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Grassy Narrows First Nation appeals to international human rights commission over mercury contamination

July 10, 2024

IACHR hearing latest effort by the First Nation in Ontario to push governments to act

People are seen standing outside of an industrial plant carrying signs.
Protesters stand in front of the Dryden Paper Mill in June. Members of Grassy Narrows First Nation in northwestern Ontario have renewed calls to shut down the paper mill after a recent study found ongoing emissions are worsening toxins in the English-Wabigoon river system. (Submitted by David Sone)

CBC Indigenous: In its efforts to press the Ontario and federal governments to do more to address mercury contamination of its river, Grassy Narrows First Nation told the Inter-American Commission on Human Rights (IACHR) that many community members have “lost hope” and struggle to go to work and school.

During the virtual public hearing on Tuesday, members of Asubpeeschoseewagong Anishinabek, known as Grassy Narrows First Nation, called for justice after decades of mercury poisoning.

Contamination of the English-Wabigoon River system dates back to the 1960s and ’70s, during which time the Dryden Paper Mill dumped an estimated nine tonnes of mercury into the water, affecting the Ojibway First Nations of Grassy Narrows and Wabaseemoong Independent Nation.

The IACHR, which is headquartered in Washington, D.C., addresses human rights conditions and violations in the Organization of American States (OAS). Canada is among 35 member states (countries) of the OAS.

Tuesday’s hearing was held during the IACHR’s 190th period of sessions that began Monday and run until July 19, both virtually and in person in Washington.

Grassy Narrows’s case points to potential human rights violations under the American Declaration of the Rights and Duties of Man, relating to the First Nation’s ability to protect its culture, the health and well-being of its people, and its social and economic security.

People are seen wearing white jackets with red paint that says "shut it down." They are standing outside a paper mill.
People protest outside the Dryden Paper Mill in June in response to the mill dumping mercury into the English-Wabigoon river system decades ago. (Submitted by David Sone)

“Many [community members] have lost hope, to the point that they don’t even try to live a normal life as we know it, such as going to work or going to school,” Chief Rudy Turtle told the hearing. “They’ve lost their motivation to continue with their activities.”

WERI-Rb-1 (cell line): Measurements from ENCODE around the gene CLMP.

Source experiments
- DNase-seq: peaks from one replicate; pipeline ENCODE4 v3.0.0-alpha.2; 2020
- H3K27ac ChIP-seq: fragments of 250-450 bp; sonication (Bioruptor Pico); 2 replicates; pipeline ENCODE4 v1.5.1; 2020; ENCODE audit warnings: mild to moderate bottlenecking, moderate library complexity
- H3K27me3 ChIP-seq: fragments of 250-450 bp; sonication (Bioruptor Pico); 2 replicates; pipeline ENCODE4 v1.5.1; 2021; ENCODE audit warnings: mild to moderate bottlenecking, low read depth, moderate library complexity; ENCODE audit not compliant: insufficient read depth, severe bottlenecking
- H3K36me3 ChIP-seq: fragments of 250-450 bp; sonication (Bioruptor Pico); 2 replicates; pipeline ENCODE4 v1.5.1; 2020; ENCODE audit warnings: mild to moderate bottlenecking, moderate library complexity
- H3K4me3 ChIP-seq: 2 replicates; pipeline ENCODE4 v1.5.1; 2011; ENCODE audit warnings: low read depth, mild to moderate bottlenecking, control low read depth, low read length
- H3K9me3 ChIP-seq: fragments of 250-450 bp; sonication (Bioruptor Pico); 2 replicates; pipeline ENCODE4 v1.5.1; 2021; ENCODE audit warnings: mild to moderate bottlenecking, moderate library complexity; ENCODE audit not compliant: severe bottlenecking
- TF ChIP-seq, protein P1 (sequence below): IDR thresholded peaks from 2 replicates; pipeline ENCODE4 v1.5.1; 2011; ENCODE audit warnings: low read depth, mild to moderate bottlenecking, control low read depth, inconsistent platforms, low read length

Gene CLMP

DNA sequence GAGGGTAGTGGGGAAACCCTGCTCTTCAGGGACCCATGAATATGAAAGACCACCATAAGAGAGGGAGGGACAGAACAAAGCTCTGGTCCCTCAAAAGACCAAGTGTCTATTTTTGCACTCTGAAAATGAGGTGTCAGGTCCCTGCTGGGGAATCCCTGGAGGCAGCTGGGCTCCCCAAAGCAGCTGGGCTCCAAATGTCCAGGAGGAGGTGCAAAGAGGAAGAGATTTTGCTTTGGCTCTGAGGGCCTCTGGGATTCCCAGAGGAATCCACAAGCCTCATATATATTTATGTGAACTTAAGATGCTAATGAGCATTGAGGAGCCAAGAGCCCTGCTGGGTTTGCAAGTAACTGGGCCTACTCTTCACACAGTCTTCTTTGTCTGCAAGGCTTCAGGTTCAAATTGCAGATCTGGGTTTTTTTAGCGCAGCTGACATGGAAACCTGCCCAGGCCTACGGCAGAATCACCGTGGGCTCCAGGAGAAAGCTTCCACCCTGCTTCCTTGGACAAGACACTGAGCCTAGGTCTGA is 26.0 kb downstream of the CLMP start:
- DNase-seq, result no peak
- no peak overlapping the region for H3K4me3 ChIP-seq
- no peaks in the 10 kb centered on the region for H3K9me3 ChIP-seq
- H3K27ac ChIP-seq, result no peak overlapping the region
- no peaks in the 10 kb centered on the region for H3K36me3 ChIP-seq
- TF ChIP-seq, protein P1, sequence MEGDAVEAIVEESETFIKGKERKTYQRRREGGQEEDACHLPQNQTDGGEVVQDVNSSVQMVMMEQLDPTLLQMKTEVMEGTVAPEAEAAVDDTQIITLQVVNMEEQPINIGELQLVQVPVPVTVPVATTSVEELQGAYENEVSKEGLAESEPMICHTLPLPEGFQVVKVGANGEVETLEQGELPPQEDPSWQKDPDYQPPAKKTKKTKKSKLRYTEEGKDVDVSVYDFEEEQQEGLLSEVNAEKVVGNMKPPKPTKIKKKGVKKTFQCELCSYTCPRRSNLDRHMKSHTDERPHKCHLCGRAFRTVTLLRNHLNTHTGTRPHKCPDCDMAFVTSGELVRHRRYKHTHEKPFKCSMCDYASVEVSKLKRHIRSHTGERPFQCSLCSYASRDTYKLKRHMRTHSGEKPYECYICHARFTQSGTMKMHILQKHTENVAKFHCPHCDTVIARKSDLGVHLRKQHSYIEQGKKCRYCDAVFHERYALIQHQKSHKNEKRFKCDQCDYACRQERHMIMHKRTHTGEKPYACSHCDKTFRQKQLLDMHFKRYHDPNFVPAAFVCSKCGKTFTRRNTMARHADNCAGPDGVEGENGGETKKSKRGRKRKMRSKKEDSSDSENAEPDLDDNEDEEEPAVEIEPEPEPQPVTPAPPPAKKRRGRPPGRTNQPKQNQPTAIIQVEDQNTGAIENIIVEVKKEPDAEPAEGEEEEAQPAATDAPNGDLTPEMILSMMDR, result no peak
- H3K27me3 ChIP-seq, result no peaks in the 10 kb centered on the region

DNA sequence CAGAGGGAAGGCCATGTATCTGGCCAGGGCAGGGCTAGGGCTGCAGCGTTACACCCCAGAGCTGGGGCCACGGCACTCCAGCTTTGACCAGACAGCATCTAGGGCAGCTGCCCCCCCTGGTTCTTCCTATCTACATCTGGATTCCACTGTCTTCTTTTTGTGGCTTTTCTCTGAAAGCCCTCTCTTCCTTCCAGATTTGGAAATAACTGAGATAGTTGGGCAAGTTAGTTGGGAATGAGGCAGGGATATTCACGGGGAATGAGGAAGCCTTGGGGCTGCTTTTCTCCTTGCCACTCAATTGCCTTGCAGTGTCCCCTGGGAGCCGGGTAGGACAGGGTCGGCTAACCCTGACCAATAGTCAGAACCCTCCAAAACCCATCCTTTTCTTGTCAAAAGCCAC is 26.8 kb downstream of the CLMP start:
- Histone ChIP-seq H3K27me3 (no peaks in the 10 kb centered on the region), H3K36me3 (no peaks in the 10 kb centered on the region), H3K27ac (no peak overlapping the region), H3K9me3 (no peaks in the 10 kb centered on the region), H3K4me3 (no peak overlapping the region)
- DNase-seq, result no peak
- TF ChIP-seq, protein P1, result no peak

While no decision was made at the hearing’s conclusion, the IACHR can make recommendations to the state involved — in this case, the provincial and federal governments — to make reparations and prevent future harms.

As well as Tuesday’s IACHR hearing, attended by Amnesty International and Canada as participating parties, Grassy Narrows’s other efforts on the mercury contamination issue have included: 

  • A protest outside the Dryden Paper Mill on June 20.
  • Filing a lawsuit against the Ontario and federal governments on June 4, arguing the governments have violated their duties under Treaty 3 by failing to protect against or remedy the effects of mercury contamination.
  • Chief Rudy Turtle calling for action after a study on methylmercury that was released by Western University on May 23 found continued industrial emissions are increasing the amount of toxins in the river system.

CBC News has reached out to Dryden Fibre Canada, which acquired the paper mill last year, and the story will be updated with any response.

Canada defends efforts to remediate mercury

About 90 per cent of the Grassy Narrows population of roughly 1,000 people, including Turtle, experience symptoms of mercury poisoning from consuming fish from the river. 

Constantine Tikhonov has spent over 20 years in the environmental public health division of what is now Indigenous Services Canada. Representing the state of Canada during the IACHR hearing, he discussed the history of Ottawa’s efforts on the mercury contamination front.

Study shows ongoing pollution at Grassy Narrows First Nation

WATCH | Study shows ongoing pollution at Grassy Narrows First Nation: 2 months ago, Duration 2:20

The Grassy Narrows First Nation has long suffered the effects of mercury pollution in its water but a new study shows effluent from a nearby pulp mill is exacerbating the problem with further contaminants.

Click on the following link to view the video: